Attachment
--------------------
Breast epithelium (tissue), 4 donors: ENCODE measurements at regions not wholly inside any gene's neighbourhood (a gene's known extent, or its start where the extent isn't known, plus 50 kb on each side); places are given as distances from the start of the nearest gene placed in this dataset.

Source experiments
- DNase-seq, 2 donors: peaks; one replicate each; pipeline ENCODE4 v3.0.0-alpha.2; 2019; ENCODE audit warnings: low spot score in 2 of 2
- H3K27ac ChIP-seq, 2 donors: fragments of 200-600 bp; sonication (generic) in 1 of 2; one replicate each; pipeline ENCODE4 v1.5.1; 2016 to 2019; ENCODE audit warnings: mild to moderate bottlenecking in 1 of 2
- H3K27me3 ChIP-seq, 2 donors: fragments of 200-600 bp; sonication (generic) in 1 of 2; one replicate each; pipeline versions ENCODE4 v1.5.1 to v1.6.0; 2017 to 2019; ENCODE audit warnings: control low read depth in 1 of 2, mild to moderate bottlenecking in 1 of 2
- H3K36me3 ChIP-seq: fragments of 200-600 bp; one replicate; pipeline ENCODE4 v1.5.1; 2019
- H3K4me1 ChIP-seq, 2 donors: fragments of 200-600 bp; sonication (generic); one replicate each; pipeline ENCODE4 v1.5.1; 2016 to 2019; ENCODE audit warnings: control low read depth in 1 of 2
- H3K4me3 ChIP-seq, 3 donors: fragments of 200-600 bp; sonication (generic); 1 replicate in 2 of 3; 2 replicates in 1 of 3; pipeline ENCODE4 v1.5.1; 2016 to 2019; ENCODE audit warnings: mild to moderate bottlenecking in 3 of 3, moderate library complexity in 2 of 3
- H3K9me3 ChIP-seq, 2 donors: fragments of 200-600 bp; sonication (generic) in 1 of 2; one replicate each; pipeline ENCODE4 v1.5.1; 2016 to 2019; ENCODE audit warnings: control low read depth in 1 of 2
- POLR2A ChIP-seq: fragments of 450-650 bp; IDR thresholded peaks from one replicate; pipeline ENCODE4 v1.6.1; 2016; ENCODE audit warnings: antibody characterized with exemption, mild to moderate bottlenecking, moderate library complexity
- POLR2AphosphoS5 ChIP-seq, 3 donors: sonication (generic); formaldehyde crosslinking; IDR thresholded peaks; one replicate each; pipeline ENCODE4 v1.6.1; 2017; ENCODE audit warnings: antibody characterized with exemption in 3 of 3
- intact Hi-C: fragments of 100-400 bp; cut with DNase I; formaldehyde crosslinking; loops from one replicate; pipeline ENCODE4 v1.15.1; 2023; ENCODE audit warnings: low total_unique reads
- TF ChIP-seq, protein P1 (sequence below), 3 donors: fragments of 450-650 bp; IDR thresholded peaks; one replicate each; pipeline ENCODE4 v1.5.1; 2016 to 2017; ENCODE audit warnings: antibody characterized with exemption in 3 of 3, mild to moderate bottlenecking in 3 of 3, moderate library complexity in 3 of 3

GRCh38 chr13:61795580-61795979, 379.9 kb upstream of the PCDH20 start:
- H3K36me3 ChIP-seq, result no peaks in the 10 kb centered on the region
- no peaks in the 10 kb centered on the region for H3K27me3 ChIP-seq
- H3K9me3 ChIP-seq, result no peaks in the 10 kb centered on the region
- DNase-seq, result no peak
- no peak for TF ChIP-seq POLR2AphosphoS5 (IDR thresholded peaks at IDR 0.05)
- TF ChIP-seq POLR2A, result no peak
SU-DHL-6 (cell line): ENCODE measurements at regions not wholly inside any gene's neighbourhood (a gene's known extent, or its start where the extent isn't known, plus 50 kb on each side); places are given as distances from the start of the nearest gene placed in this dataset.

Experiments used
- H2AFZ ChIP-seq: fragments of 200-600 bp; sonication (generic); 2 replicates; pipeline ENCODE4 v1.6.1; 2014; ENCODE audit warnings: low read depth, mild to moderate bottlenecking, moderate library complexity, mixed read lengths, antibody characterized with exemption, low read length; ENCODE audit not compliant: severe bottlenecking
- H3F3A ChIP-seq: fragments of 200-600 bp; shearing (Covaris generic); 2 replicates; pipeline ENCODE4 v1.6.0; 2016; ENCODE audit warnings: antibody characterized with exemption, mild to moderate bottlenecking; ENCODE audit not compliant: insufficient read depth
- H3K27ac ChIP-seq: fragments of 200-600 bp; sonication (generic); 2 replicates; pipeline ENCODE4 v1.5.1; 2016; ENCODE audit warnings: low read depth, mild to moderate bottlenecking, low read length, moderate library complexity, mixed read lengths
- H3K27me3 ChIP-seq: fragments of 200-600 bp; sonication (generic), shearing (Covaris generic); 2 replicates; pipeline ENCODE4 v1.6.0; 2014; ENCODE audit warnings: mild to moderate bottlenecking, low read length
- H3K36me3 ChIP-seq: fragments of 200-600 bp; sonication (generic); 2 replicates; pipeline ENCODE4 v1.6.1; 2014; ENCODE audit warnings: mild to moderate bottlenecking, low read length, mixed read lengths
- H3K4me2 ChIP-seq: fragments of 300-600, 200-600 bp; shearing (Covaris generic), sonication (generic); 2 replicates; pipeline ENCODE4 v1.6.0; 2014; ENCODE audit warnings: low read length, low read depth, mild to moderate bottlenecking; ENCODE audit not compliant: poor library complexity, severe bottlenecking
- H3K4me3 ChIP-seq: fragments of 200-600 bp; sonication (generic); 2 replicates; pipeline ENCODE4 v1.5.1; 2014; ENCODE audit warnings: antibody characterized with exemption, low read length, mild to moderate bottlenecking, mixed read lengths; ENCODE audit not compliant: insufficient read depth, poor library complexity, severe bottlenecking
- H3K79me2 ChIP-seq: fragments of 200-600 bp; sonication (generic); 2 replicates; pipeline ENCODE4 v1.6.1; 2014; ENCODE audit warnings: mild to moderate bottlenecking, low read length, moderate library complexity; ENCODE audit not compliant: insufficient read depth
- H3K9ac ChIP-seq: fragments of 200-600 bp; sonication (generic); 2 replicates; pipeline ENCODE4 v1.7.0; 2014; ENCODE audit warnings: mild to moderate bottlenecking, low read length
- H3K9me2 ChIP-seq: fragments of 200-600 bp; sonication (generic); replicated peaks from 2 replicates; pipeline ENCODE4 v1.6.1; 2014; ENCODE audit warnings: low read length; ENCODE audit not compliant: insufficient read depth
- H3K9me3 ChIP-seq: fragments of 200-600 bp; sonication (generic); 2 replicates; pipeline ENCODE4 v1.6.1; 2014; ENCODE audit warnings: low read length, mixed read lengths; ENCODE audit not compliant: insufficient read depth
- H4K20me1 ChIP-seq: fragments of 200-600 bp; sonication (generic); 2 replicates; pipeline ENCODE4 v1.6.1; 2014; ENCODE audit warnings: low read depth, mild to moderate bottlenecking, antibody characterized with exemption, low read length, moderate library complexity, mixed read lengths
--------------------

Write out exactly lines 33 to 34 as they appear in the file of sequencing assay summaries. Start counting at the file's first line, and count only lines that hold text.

- H3K9me3 ChIP-seq: fragments of 200-600 bp; sonication (generic); 2 replicates; pipeline ENCODE4 v1.6.1; 2014; ENCODE audit warnings: low read length, mixed read lengths; ENCODE audit not compliant: insufficient read depth
- H4K20me1 ChIP-seq: fragments of 200-600 bp; sonication (generic); 2 replicates; pipeline ENCODE4 v1.6.1; 2014; ENCODE audit warnings: low read depth, mild to moderate bottlenecking, antibody characterized with exemption, low read length, moderate library complexity, mixed read lengths